Global IT spending in financial markets is on the rise and will grow to more than $100 billion by 2018, according to new research by analyst firm Ovum.
After a tumultuous few years following the financial crisis, technology spending in asset management, capital markets and corporate banking will increase, mainly as a way for firms to make cost-savings elsewhere in the business.
In capital markets, after a weak 3.7% IT spend growth in 2013, this year will see a modest rise to 4.8%. In the longer term, spending will pick up, growing at a 6.4% CAGR between 2014 and 2018. Last year’s low levels of spending were on the currency and commodity side of the capital markets, but the increased focus on the equities market will drive spending back to IT due to the more intensive use of technology.
“Banks are currently in the process of renewing their platforms and are investing in IT for the future. This investment will be mostly focused on the front office in order to improve order management systems, but we will also see a continuation of significant investment in the back office to improve automation and scalability levels,” says Daniel Mayo, practice leader, financial services technology, Ovum.
Ovum explains the capital markets are still siloed along product lines. Some institutions are looking to transform their trading platforms while others are considering a move towards a central banking function, which requires consolidated systems.
Corporate banking IT spending is heading towards a strong growth this year, expecting a 5% increase as banks invest in their systems to provide liquidity management. The lending side of corporate banking is seen as the main driver of growth, but the transactional side of the business is also on the upswing, driven mainly by IT spending.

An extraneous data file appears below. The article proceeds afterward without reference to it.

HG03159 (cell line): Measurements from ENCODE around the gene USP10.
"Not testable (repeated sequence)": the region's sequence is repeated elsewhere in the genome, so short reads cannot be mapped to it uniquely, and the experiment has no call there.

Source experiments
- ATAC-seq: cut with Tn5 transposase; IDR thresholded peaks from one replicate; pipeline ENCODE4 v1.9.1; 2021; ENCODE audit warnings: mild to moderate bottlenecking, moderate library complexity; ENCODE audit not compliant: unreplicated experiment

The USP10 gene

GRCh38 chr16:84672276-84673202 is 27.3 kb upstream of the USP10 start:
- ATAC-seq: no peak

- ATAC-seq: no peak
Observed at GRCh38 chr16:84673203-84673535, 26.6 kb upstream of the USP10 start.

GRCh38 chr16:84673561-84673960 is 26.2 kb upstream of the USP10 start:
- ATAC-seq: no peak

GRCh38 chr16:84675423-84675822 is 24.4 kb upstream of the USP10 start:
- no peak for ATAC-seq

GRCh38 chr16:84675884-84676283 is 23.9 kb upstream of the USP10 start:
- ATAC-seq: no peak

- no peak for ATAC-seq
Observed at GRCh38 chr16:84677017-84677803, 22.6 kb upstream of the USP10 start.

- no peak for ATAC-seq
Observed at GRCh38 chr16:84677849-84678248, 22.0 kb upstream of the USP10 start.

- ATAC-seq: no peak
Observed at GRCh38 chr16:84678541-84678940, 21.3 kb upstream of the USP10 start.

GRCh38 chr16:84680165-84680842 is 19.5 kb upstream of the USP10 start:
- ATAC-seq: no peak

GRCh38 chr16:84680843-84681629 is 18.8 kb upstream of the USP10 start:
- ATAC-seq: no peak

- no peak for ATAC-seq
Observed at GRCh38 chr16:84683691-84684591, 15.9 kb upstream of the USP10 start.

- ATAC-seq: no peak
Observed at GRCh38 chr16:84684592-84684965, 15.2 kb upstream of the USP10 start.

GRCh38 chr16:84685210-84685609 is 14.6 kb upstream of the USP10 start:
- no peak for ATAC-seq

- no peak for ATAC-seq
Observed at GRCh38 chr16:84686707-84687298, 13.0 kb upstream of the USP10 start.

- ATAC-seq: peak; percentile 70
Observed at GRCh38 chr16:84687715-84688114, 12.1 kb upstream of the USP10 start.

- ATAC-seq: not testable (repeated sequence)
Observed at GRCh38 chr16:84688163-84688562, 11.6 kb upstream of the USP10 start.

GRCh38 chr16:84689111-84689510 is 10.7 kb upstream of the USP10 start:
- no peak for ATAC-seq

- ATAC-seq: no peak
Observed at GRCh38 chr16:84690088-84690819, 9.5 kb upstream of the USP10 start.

“While capital strengthening still remains an important aspect of corporate banking, the focus is shifting to revenue growth,” says Mayo. “Lending is picking up and banks are looking to IT to analyse and understand lending decisions in order to minimise the risk of another financial crisis. This increase in responsible lending suggests that the end of the credit crunch is in sight.”
Meanwhile, IT spending in asset management is also on the rise and has returned to pre-crisis credit. Ovum warns though that this masks a polarisation of the industry where the IT load of asset management is being squeezed between passive tracker funds on one side and more specialist hedge funds on the other.
Most asset managers are looking to diversify and increase the number of funds they offer. This is driving IT investment, to cope with the diversification of services driving an increase in spending from two per cent growth in 2013 to a 5.1% CAGR between 2014 and 2018.
“The element that is driving most of IT spending revolves around appeasing investors,” says Mayo. “With a current trend of account holders desiring visibility and control, particularly in the digital channels, client servicing systems are having more money placed into them. On another note, with the continuing focus on cost control in asset management, much of the investment marked to improve IT infrastructure has been put on hold.”